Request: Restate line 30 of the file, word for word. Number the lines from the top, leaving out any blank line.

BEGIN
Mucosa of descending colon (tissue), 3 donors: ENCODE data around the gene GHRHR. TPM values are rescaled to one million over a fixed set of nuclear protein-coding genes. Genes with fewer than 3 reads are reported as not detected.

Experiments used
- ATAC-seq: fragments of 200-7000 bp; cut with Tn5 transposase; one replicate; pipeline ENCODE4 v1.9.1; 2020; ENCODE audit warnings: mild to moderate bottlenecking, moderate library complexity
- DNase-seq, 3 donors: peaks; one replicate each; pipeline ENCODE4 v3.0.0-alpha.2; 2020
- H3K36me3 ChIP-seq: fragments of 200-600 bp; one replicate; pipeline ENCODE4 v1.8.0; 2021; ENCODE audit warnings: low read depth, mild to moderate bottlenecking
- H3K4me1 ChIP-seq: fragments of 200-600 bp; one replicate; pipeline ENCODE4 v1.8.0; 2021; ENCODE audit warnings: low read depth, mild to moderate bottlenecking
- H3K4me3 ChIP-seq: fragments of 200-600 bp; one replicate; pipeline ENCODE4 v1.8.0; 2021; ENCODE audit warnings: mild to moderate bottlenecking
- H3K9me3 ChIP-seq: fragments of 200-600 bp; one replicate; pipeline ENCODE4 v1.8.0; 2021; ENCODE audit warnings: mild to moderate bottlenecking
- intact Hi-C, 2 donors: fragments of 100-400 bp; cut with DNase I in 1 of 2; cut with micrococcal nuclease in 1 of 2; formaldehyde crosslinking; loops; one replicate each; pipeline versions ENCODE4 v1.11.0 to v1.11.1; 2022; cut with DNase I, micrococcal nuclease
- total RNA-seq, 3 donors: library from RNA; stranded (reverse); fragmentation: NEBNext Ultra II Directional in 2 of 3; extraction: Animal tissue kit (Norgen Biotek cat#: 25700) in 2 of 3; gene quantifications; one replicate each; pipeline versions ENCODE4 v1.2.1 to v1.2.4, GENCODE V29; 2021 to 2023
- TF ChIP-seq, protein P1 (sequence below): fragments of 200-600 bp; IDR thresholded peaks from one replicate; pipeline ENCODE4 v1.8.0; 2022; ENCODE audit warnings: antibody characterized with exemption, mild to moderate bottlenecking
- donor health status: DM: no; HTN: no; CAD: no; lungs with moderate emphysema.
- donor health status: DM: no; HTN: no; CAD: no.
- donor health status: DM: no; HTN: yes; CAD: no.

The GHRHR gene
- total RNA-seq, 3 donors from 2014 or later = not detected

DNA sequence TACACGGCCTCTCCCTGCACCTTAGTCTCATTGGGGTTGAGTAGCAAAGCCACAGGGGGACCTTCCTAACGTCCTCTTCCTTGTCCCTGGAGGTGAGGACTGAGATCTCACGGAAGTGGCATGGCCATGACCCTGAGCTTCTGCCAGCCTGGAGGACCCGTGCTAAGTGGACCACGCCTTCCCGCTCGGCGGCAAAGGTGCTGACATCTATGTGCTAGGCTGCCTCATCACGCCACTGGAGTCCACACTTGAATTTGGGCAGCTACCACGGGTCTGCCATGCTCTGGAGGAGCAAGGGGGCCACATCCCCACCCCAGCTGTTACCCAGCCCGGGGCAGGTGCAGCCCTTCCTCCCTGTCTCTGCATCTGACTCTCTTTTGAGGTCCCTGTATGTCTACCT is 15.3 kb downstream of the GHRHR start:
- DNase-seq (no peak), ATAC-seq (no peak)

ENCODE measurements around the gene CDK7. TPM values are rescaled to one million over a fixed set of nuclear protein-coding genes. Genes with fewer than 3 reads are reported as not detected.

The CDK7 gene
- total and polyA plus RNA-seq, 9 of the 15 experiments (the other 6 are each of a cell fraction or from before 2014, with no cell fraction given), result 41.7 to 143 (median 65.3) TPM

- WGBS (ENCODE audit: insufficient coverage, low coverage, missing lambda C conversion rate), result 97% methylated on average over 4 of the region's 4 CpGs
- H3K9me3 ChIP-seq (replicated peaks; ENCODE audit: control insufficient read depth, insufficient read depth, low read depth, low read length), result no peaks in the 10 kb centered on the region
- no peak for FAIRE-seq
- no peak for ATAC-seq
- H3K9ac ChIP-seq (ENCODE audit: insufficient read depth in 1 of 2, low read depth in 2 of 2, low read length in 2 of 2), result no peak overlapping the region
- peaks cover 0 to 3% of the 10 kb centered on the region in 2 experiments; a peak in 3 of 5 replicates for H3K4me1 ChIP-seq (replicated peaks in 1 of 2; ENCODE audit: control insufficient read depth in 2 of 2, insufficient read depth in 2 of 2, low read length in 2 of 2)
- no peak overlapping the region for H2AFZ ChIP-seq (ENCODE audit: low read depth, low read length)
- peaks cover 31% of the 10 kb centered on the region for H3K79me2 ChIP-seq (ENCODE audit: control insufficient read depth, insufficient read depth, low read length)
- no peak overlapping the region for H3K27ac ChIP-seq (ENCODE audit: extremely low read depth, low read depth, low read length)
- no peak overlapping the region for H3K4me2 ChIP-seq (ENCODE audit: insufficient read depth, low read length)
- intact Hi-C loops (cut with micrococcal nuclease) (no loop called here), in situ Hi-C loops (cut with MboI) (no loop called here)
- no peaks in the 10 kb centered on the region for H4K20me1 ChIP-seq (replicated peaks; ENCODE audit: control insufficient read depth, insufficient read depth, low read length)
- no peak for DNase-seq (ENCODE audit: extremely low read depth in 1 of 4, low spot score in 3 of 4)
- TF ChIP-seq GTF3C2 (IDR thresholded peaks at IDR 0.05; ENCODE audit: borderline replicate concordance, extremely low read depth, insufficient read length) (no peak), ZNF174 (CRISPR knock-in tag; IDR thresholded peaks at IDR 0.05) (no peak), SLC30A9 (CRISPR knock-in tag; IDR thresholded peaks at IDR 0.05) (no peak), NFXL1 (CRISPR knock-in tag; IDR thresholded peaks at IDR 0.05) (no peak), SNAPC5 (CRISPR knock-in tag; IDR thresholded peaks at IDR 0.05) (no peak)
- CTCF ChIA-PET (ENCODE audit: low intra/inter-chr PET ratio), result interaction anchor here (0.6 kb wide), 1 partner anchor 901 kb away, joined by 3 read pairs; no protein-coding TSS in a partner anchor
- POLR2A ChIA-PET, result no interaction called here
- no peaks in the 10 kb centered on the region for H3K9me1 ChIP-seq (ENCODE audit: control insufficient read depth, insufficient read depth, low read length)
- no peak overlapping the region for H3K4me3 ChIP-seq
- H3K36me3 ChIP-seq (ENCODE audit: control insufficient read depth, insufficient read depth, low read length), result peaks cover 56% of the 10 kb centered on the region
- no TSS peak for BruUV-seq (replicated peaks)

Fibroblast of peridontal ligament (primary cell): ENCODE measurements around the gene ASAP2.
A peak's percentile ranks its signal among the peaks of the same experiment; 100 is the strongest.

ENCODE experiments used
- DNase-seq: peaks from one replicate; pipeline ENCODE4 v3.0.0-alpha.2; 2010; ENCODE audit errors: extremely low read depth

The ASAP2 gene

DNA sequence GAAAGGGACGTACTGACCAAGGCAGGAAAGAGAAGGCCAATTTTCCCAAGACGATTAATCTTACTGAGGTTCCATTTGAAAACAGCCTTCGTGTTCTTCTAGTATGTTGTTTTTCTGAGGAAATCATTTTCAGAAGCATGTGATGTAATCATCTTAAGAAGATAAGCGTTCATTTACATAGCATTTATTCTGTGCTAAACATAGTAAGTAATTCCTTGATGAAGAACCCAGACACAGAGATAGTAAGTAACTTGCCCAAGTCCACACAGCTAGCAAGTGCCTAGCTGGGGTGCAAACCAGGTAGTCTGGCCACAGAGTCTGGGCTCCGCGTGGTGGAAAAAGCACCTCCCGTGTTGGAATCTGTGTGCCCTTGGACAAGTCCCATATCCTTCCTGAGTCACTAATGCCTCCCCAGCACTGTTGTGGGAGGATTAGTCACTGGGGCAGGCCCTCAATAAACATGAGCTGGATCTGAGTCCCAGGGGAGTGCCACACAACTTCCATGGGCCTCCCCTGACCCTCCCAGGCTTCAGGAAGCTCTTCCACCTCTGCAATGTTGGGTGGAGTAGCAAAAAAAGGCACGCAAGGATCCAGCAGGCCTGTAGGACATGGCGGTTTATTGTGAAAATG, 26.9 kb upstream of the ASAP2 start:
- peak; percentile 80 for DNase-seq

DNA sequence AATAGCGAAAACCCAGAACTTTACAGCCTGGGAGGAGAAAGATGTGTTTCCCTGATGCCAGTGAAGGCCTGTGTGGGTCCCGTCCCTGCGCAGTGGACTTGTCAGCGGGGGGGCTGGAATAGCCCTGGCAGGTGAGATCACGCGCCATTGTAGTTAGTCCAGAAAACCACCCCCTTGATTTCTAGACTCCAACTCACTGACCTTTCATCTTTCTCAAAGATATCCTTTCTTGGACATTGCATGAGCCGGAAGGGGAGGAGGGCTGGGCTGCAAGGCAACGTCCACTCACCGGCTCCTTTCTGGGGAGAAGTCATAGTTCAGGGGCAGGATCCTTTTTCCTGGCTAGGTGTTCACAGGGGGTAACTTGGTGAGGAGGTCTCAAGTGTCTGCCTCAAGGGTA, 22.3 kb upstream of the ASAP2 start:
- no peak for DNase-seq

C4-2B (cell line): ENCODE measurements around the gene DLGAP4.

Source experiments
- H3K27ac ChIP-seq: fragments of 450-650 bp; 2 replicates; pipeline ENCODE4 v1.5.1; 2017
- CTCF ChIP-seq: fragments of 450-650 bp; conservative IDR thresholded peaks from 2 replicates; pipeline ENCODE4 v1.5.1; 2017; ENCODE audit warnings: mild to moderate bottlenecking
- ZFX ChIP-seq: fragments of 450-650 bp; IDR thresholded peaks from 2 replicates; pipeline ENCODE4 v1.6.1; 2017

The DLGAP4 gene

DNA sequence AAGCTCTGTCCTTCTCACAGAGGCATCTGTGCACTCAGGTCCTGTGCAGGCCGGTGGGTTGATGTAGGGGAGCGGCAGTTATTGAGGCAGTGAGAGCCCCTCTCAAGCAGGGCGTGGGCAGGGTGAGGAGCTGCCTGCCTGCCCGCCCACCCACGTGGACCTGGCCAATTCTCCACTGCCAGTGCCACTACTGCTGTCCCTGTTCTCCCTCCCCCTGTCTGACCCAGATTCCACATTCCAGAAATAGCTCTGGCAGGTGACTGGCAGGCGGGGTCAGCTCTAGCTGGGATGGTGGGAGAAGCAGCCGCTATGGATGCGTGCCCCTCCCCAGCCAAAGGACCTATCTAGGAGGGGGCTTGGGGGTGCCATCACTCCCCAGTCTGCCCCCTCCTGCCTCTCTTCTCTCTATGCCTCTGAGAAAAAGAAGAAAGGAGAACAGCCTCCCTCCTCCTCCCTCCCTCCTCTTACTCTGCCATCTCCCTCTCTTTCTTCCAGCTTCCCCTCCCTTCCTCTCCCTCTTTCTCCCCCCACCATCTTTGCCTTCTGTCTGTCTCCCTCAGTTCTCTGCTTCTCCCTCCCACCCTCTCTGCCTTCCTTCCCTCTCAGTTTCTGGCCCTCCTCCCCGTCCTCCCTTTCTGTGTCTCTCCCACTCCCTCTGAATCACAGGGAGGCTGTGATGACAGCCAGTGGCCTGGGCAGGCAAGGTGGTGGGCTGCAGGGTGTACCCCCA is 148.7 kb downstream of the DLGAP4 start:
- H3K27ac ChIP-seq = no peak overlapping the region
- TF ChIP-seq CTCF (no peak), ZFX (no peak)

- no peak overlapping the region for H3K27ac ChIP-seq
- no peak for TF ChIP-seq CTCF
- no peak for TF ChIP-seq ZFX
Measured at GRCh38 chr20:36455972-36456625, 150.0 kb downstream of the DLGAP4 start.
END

- no peak overlapping the region for H3K27ac ChIP-seq (ENCODE audit: extremely low read depth, low read depth, low read length)